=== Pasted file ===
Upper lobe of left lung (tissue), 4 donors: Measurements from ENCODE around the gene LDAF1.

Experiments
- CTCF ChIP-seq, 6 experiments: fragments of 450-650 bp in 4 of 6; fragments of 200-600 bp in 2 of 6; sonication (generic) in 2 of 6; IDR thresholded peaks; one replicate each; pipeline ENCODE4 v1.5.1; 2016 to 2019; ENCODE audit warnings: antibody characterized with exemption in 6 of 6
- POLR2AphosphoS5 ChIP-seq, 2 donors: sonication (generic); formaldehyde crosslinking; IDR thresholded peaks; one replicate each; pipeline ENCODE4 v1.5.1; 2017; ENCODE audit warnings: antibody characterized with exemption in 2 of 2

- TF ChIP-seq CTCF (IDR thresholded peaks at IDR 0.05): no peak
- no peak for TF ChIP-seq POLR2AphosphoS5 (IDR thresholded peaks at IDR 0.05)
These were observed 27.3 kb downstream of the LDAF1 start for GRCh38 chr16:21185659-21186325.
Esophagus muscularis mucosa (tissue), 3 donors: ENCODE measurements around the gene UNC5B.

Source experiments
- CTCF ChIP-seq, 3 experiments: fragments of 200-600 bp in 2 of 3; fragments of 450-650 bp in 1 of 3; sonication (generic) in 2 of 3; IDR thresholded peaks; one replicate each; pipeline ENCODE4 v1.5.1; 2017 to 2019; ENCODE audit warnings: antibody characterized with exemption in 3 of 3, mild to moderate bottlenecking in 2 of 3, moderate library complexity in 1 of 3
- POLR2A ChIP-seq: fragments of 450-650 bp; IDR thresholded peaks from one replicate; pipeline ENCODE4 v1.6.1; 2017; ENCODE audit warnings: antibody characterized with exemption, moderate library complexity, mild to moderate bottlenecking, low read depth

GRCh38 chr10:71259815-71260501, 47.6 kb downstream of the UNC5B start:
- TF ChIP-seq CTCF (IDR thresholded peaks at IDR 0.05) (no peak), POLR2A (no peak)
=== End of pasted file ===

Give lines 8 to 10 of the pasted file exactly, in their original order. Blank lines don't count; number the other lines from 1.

Esophagus muscularis mucosa (tissue), 3 donors: ENCODE measurements around the gene UNC5B.

Source experiments
- CTCF ChIP-seq, 3 experiments: fragments of 200-600 bp in 2 of 3; fragments of 450-650 bp in 1 of 3; sonication (generic) in 2 of 3; IDR thresholded peaks; one replicate each; pipeline ENCODE4 v1.5.1; 2017 to 2019; ENCODE audit warnings: antibody characterized with exemption in 3 of 3, mild to moderate bottlenecking in 2 of 3, moderate library complexity in 1 of 3